Sometimes included in Liliaceae.
Habit and leaf form. Herbs (tufted, aerial stems erect, simple or with a few long branches, leafless or a short leaf under the lowest branch); evergreen, or deciduous. Perennial. Leaves basal. Plants with a basal concentration of leaves, or with neither basal nor terminal concentrations of leaves; rhizomatous, or tuberous (may also lack a perennating organ). Self supporting, or climbing. Mesophytic, or xerophytic. Leaves alternate; spiral, or distichous; ‘herbaceous’, or leathery, or membranous; sessile; sheathing. Leaf sheaths not tubular; with free margins. Leaves edgewise to the stem, or with ‘normal’ orientation; simple. Leaf blades entire; flat, or folded, or solid (or triquetrous); linear, or lanceolate, or oblong, or ovate; grass-like; parallel-veined; without cross-venules; sheathing, scarious. Leaves ligulate, or eligulate; without stipules. Leaf blade margins entire. Leaf anatomy. Hairs absent. Extra-floral nectaries absent. Stem anatomy. Secondary thickening absent.
Reproductive type, pollination. Fertile flowers hermaphrodite. Unisexual flowers absent. Plants hermaphrodite. Floral nectaries present. Nectar secretion from the gynoecium (from septal nectaries).
Inflorescence and flower features. Flowers aggregated in ‘inflorescences’; in racemes (simple), or in panicles. The terminal inflorescence unit cymose, or racemose (simple or compound). Inflorescences scapiflorous; terminal; with involucral bracts, or without involucral bracts; pseudanthial, or not pseudanthial. Flowers pedicellate (articulated at or near the middle, close to the flower); bracteate (distant, scarious, enclosing 1–3 flowers); ebracteolate; small, or medium-sized; regular; 3 merous; cyclic; pentacyclic, or tetracyclic. Perigone tube absent. Perianth with distinct calyx and corolla (the whorls rather different), or of ‘tepals’; 6; 2 -whorled (3+3); isomerous; free; petaloid; similar in the two whorls, or different in the two whorls; purple (to blue), or blue (pale to dark, or lilac). Perianth members fringed (inner segments, or sometimes crisped). Calyx (if the outer whorl so interpreted) 3; 1 -whorled; regular. Corolla (if the inner whorl so interpreted) 3; 1 -whorled; regular. Corolla members sometimes fringed. Androecial members definite in number. Androecium 6. Androecial members adnate; all equal; free of one another; 1 -whorled, or 2 -whorled. Androecium exclusively of fertile stamens, or including staminodes. Staminodes when present, 3. Stamens 6; all more or less similar in shape; isomerous with the perianth, or diplostemonous; on the base of the perianth, almost hypogynous; alterniperianthial, or oppositiperianthial. Filaments hairy. Anthers dorsifixed, or basifixed; dehiscing via longitudinal slits; introrse; tetrasporangiate; appendaged (2 or 4, crest-like, densely hairy, basal, reflexed on the filament). Gynoecium 3 carpelled. The pistil 3 celled. Carpels isomerous with the perianth. Gynoecium syncarpous; synstylovarious, or eu-syncarpous; superior. Ovary plurilocular; 3 locular; sessile. Gynoecium stylate. Styles 1; apical (or nearly so). Stigmas 1; 2–3 - lobed. Placentation axile. Ovules 1–6 per locule; arillate, or non-arillate; campylotropous (generally), or anatropous.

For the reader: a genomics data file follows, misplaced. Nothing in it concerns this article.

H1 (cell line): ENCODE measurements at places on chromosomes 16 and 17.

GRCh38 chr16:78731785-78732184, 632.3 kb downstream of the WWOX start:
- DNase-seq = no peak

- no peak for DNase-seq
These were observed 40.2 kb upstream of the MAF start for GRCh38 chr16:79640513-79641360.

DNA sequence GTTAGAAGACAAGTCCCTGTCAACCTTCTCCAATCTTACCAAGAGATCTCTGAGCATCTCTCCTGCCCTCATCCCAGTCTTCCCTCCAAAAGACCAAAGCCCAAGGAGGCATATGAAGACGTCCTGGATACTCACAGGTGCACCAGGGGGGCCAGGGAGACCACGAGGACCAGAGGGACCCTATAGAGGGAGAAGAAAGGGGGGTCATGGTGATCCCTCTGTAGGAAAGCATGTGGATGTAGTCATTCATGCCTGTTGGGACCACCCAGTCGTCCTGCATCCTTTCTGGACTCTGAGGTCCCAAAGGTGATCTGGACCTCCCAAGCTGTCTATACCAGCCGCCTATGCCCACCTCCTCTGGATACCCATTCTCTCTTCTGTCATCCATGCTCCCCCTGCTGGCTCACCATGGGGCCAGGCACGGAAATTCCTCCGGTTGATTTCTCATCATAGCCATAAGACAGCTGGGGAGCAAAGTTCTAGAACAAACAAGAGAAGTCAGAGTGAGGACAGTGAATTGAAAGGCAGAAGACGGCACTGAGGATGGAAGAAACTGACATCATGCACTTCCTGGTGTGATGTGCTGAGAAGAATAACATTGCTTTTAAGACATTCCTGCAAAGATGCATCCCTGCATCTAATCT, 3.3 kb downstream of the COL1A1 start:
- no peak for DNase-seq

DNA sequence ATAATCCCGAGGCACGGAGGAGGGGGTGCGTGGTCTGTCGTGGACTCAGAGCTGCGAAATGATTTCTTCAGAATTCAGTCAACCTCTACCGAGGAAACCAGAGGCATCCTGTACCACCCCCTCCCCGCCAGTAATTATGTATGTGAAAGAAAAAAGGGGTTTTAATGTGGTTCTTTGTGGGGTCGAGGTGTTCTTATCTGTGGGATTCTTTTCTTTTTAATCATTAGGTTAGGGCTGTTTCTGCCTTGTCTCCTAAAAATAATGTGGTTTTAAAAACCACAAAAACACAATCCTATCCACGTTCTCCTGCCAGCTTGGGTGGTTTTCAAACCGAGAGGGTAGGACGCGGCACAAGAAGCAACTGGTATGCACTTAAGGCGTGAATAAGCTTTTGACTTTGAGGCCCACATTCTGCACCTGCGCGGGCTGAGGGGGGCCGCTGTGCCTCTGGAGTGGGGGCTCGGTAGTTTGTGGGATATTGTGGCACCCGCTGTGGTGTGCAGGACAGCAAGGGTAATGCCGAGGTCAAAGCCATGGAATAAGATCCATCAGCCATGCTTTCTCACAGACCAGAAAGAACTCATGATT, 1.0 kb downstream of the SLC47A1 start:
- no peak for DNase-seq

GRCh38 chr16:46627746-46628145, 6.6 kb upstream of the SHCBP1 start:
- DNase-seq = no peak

Fruit and seed features. Fruit non-fleshy; dehiscent; usually a capsule. Capsules loculicidal. Fruit 3 celled; several per cell. Seeds endospermic. Cotyledons 1. Embryo straight to curved.
Wheeler, Judy; Marchant, Neville; Lewington, Margaret; Graham, Lorraine (2002). Flora of the south west, Bunbury, Augusta, Denmark. Volume 1, introduction, keys, ferns to monocotyledons. Australian Biological Resources Study. Canberra.
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